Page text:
Pollen of Dp-Df 5-6b heterozygotes was sieved through a 125µ/90µ/75µ/63µ/45µ U.S. Standard Sieve series. Pollen collected on the 90µ, 75µ, and 63µ sieves was plated on Cook-Walden solid germination medium. The separation of pollen was incomplete with many smaller grains remaining in the 90µ and 75µ sieves. Direct observation showed that the smaller grains, presumably carrying the Dp-Df 5-6b chromosome, did not germinate. The results reported below indicate that percent germination decreases as average pollen grain size decreases.
The complete lack of male transmission of the Dp-Df 5-6b chromosome as indicated by the normal plant and pollen phenotype of fertile progeny in po po x Dp-Df 5-6b/ po crosses probably can be explained by the effect of the Dp-Df 5-6b chromosome on pollen germination. This nuclear male-sterile system, therefore, is not based on pollen tube competition and should be effective even in environments or with genotypes where there is limited pollen production.
e) At least 98.5% male-sterile plants are produced in male-sterile (po/po) x Dp-Df 5-6b/po crosses: The 1975 MGCNL report indicated that the Dp-Df 5-6b/po had been extracted 8 times yielding 525 male-sterile plants among a total of 526. Additional data were obtained in the summers of 1975, 1976, and 1977. The total number of extractions per year and the number of male-sterile plants among the total tested per extraction are reported below.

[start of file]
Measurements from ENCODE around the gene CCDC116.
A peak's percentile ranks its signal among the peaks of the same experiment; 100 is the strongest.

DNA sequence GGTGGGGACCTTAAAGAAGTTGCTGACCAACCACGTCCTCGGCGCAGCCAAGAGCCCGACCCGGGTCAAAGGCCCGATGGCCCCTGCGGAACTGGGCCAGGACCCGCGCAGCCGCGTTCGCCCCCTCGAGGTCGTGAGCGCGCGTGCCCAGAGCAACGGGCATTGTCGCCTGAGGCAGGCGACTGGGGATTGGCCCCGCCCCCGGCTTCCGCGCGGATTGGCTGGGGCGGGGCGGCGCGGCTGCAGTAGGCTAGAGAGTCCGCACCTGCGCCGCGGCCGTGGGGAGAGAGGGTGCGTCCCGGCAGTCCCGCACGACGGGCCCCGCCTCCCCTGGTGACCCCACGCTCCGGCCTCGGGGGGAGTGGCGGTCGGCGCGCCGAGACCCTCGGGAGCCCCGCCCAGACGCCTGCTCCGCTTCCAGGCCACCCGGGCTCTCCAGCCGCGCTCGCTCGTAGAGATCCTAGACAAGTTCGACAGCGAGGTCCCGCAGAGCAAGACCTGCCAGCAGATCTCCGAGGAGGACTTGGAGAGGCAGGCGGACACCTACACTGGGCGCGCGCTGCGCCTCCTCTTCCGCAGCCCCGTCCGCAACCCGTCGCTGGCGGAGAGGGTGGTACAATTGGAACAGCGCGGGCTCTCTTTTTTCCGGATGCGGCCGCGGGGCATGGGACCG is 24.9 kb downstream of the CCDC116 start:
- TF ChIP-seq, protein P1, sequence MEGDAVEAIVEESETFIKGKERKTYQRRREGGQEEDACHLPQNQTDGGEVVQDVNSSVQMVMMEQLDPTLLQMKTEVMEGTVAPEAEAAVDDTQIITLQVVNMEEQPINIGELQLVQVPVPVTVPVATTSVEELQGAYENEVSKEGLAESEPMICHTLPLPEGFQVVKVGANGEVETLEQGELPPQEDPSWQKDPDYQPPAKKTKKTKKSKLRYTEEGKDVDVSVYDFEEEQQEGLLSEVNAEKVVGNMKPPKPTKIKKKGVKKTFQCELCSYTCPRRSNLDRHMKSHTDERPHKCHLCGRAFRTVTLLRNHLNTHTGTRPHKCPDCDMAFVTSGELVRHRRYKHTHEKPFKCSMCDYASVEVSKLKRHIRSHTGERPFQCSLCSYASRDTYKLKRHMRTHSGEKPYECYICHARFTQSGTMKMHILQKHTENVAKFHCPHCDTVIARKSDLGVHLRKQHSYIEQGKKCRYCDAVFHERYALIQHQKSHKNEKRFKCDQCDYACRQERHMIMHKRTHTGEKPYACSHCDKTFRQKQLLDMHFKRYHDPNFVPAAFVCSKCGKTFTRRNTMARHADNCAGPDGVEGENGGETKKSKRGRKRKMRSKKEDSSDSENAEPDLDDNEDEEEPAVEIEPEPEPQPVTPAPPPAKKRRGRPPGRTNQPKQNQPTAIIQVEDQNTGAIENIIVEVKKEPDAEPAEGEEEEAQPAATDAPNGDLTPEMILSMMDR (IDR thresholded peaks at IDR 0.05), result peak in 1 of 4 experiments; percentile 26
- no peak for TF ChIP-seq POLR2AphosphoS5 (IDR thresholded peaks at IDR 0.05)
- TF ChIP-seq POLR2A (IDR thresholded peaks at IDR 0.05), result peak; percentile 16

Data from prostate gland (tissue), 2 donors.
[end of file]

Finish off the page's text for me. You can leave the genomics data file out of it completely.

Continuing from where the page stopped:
The grand total is 8210 male-sterile plants among a total of 8333, or 98.5% male-steriles. Over 58% of the extractions tested yielded all male-sterile plants, based on variable sample sizes.
f) Seed set on the male-sterile (po/po) plants can be genetically improved: A selection program aimed at improving seed set of po/po plants yielded ten lines (5 sister pairs) with good seed set after five alternating self and backcross generations to A632 (ten total generations). These lines traced back to a single selection in the fourth cycle of selection. The material was increased and tested again this season. Several ears on po/po plants were obtained with excellent seed set, suggesting that the improved seed set is heritable. Considerable variability existed among cultures and the number of male-sterile plants tested within a culture was too small to determine the stability of the improved seed set.
g) The Dp-Df 5-6b/po nuclear male-sterility system saves one generation in development: The fact that the male-sterile locus in this system is proximal to the breakpoint (see 1977 MGCNL) allows the extraction of the Dp-Df 5-6b/po heterozygote directly from a cross of heterozygous T5-6b as the female parent with heterozygous po (+/po). If the male-sterile locus is in the duplicated segment (distal to the breakpoint), the female parent must be heterozygous for the translocation and the male-sterile gene, requiring an additional generation. In both situations, only one-half of the resultant progeny will receive the male-sterile allele from the heterozygous po parent and must be identified by a testcross onto the homozygous male-sterile stock.
R. L. Phillips